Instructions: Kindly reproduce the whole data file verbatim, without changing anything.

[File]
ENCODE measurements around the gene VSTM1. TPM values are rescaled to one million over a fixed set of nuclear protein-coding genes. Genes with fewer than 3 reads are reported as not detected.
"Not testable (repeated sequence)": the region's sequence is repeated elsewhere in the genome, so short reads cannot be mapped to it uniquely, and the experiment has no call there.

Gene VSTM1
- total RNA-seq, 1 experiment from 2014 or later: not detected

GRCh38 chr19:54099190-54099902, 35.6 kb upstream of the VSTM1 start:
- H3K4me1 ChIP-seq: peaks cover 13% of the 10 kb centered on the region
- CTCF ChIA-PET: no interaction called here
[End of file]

ENCODE measurements around the gene VSTM1. TPM values are rescaled to one million over a fixed set of nuclear protein-coding genes. Genes with fewer than 3 reads are reported as not detected.
"Not testable (repeated sequence)": the region's sequence is repeated elsewhere in the genome, so short reads cannot be mapped to it uniquely, and the experiment has no call there.

Gene VSTM1
- total RNA-seq, 1 experiment from 2014 or later: not detected

GRCh38 chr19:54099190-54099902, 35.6 kb upstream of the VSTM1 start:
- H3K4me1 ChIP-seq: peaks cover 13% of the 10 kb centered on the region
- CTCF ChIA-PET: no interaction called here